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New non-lethal energy weapon heats skin

Monday, 26 February 2001 21:14 (ET)

New non-lethal energy weapon heats skin
By KELLY HEARN, UPI Technology Writer
 WASHINGTON, Feb. 26 (UPI) -- The Marine Corps is developing a non-lethal
weapon that uses electromagnetic energy to heat but not permanently burn
human skin. The weapon could help soldiers counter terrorism threats,
control unruly crowds and defend airfields and ships.
 Experts confirmed it was the first time the military had designed a
so-called "directed energy weapon" for use against human targets.
 The weapon concentrates energy into a beam of micro-millimeter waves that
penetrate clothes to rapidly heat moisture particles in the outermost layer
of flesh without going deep enough to damage organs. The device reportedly
causes no permanent damage to the body or to electronic devices such as
 Dubbed the Vehicle-Mounted Active Denial System, the weapon was revealed
in a story published first in the Marine Corps Times Monday.
 Officials at the Joint Non-Lethal Weapons Directorate in Quantico, Va.
reportedly planned to show the classified system to top generals in April.
But Monday's story scuttled those plans and sent officials scrambling to
contain a possible public relations fiasco.
 A Marine spokesmen would not comment on the system, saying only that
subject specialists would be available for interviews later this week.
 Though detailed information about the weapon's design remain classified,
the story stated that the weapon would heat a target's skin to approximately
130 degrees Fahrenheit in about two seconds. Humans start to feel pain at
113 degrees. The report went on to say that soldiers could fire the weapon
from distances exceeding 750 meters (2,250 feet) from their target -- a
range that would allow them to remain outside the reach of most small arms
fire. The weapon could be mounted atop a military vehicle or on an aircraft.
 Defense experts told United Press International the Marines especially
have sought new ways to non-lethally confront large, hostile crowds.  Among
other things, the Department of Defense has looked to lasers, teargas and
rubber bullets for less-than-lethal impact. But these have either proven
ineffective or have attracted consternation from human rights groups.
 "Unlike the other three branches, the Marines often are in situations
where there are lots of innocent bystanders, where they have to control an
unruly mob," said John Pike, director of GlobalSecurity.org, a non-profit
policy research firm in Alexandria, Va. "Tear gas and rubber bullets just
have not been effective, so they've want something more lethal than those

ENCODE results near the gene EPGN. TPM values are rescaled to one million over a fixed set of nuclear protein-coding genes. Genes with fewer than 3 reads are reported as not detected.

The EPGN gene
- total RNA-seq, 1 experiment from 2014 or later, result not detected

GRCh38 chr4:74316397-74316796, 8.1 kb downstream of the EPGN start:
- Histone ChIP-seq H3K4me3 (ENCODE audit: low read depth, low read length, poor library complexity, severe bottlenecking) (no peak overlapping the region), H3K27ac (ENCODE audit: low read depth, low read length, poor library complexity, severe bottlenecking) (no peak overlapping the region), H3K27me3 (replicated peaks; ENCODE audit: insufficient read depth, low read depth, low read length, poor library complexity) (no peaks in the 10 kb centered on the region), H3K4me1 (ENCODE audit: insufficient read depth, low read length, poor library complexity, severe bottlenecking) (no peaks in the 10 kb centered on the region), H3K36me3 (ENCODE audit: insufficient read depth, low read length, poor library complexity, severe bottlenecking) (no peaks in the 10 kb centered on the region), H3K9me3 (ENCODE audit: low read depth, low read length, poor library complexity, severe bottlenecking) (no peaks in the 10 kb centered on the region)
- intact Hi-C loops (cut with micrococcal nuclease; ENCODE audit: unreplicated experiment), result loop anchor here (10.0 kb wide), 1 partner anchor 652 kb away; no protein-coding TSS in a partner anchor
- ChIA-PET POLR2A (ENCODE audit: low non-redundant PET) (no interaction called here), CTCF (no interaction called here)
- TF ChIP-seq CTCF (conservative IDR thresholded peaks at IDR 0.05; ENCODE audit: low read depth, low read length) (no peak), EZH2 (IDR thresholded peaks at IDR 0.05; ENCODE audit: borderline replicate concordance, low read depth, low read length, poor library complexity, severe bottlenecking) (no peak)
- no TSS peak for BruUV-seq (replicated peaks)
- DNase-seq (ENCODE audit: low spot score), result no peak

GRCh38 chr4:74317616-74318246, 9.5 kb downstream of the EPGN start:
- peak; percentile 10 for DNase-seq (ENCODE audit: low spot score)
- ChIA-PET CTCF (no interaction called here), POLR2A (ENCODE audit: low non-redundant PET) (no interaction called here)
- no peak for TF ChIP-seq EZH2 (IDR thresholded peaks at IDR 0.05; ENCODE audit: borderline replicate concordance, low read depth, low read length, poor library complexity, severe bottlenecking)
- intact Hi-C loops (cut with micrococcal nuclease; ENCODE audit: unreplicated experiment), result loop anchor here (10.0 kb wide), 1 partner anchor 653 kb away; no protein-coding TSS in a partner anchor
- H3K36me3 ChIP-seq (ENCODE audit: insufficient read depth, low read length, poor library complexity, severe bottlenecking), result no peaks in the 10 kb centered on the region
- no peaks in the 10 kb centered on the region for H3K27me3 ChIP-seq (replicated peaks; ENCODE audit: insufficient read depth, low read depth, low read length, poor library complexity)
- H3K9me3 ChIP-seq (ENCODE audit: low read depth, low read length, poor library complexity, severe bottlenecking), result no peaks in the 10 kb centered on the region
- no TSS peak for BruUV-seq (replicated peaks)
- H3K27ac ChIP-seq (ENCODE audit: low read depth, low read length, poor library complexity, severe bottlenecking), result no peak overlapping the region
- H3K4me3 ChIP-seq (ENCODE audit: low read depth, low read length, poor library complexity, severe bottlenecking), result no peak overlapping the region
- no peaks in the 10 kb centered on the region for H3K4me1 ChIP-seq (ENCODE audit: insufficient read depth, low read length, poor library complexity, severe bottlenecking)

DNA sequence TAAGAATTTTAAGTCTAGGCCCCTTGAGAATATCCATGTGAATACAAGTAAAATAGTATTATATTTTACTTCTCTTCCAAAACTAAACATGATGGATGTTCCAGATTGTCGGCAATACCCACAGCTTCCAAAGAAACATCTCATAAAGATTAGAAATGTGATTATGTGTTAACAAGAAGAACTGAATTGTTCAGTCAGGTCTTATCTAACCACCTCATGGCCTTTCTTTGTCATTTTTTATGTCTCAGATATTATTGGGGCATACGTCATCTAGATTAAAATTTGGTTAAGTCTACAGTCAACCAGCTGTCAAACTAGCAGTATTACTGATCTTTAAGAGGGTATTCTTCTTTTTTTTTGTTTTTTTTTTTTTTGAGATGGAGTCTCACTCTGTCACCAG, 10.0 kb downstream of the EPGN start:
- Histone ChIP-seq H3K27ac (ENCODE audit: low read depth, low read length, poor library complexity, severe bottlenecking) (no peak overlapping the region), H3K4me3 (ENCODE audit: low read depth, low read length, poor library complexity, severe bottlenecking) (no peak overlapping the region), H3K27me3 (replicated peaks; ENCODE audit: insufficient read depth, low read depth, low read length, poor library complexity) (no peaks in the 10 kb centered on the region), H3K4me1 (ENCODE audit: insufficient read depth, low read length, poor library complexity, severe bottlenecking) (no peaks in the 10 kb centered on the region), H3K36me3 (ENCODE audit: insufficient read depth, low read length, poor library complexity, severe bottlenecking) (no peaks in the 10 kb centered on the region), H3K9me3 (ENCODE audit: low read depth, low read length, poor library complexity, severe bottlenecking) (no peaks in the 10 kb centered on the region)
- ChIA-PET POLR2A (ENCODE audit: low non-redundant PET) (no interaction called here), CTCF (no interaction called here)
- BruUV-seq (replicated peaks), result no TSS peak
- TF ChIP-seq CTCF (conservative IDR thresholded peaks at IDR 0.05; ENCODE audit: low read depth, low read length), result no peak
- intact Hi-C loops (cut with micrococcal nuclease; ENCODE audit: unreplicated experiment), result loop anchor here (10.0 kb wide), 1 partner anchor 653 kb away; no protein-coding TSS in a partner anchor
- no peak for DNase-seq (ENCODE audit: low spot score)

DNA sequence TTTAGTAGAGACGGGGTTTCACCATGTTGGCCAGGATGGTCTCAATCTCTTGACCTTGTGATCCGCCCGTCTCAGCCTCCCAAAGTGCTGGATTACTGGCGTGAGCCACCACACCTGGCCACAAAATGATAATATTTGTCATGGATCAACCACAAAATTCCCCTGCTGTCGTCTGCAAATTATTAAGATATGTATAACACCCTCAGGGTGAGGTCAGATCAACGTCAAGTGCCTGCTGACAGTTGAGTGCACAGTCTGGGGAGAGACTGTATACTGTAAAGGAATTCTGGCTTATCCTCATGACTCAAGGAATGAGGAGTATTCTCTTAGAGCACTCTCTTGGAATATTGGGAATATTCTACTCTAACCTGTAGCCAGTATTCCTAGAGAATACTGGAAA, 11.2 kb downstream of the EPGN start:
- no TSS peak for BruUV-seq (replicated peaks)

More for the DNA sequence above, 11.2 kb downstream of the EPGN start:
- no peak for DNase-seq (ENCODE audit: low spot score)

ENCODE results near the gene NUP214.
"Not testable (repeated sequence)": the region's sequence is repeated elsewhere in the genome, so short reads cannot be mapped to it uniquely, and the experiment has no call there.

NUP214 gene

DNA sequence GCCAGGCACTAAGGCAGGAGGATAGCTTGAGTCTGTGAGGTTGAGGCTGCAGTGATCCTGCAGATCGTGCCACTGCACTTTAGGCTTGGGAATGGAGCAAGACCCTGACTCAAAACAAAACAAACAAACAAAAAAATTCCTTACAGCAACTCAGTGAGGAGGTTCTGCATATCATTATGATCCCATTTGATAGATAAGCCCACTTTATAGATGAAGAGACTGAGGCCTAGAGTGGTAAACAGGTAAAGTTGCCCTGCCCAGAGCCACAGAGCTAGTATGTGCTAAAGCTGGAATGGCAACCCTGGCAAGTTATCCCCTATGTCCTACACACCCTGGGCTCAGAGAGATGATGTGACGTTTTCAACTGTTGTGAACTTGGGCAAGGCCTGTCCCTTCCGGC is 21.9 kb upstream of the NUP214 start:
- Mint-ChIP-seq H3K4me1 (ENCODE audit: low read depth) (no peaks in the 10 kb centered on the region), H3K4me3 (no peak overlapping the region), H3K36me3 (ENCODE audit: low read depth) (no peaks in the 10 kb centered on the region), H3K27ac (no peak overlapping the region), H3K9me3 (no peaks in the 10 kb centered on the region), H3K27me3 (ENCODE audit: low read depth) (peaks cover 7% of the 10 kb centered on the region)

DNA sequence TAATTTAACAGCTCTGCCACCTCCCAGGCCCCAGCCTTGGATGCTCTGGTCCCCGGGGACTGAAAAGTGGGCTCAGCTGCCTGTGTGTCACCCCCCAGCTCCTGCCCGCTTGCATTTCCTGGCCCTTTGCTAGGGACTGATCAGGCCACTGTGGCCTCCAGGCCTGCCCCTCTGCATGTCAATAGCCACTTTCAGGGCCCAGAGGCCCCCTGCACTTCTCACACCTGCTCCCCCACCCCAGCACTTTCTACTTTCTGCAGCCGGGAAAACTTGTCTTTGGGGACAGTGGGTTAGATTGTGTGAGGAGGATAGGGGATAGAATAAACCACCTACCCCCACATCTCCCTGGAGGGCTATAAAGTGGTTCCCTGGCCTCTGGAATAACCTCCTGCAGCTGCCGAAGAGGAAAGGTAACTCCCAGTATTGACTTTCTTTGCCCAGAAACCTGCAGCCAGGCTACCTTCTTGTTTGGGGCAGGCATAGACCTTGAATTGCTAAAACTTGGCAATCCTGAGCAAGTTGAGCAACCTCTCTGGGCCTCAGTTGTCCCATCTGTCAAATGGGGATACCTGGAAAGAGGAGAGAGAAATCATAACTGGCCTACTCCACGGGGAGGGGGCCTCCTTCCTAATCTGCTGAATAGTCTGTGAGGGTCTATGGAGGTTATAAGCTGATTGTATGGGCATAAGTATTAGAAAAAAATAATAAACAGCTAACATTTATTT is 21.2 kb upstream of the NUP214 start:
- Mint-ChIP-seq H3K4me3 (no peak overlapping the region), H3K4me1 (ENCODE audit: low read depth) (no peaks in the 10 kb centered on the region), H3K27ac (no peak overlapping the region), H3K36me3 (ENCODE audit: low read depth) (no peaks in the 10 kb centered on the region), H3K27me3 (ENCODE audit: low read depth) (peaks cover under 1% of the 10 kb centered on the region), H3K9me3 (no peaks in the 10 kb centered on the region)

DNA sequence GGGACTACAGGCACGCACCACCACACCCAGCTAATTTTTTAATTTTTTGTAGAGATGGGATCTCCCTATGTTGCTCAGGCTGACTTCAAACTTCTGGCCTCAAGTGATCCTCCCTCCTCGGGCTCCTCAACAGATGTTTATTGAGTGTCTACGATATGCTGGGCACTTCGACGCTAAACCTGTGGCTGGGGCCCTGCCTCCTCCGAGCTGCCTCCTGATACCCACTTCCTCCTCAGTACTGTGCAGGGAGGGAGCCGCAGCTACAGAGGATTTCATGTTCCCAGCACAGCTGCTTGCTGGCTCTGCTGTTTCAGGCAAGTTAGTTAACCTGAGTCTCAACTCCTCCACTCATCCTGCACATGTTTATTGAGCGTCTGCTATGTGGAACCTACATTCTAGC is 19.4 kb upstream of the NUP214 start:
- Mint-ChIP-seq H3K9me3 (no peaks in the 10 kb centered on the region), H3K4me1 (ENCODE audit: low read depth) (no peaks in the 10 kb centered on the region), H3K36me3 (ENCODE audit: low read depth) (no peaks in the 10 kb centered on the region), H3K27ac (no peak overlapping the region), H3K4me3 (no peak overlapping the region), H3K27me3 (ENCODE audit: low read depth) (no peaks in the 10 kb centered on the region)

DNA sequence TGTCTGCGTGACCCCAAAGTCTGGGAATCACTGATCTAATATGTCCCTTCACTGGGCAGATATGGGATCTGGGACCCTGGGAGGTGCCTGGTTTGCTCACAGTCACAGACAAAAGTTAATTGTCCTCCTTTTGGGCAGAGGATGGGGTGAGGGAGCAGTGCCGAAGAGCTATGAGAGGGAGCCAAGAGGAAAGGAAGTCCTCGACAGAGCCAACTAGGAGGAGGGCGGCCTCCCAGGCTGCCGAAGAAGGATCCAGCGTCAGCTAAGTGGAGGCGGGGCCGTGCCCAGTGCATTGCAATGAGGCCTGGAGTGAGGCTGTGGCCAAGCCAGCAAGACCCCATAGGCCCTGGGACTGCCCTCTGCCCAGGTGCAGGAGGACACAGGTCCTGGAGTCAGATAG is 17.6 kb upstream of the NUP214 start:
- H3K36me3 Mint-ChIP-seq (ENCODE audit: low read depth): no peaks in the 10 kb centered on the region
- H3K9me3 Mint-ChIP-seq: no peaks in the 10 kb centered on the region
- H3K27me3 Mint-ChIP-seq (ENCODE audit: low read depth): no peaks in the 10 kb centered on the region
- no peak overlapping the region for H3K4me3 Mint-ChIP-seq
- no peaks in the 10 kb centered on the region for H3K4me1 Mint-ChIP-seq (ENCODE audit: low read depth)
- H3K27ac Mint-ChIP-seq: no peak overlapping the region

and less lethal than an M16. Whether they have found that here remains to be
 "One of the fears is that there will be a misapplication of this kind of
technology, particularly in terms of civilian use," said Chris Hellman, a
senior analyst for the Center for Defense Information, a Washington
D.C.-based independent research group that monitors military planning and
policy. "Clearly we've seen military combat weaponry migrate to the civil
sector. Just walk past any Swat Team and you see what is basically an army
unit," he told UPI.
 The article quoted an official saying that human subjects had been exposed
to the beams more than 6,000 times under laboratory conditions. Furthermore,
military researchers had completed a study, which has not been released, on
the long-term health effects of exposure.
 "This puts a non-lethal arrow in quiver of commanders," said Ron Madrid,
former Marine and an expert on non-lethal weaponry at the University of
Pennsylvania. "It provides decision makers with options. You can guarantee
that the Marines were excruciatingly detailed in building in technological
limiters to keep the system from having a lethal effect,"
 Retired Major General William L. Nash, the former commanding general of
the 1st Armored Division, told UPI the device will inevitably create a race
to build counter weapons. "The good news is the weapon is non-lethal but the
bad news is that for every weapon there is bound to be a counter weapon," he
said. "I can imagine someone trying to develop a polymer based shield
against this, for example."
 The Defense Department spent nearly $40 million over 10 years to develop
the technology, said the Marine Corps Times report.  The Air Force
co-sponsored the project, the story said, doing much of the research and
Copyright 2001 by United Press International.
All rights reserved.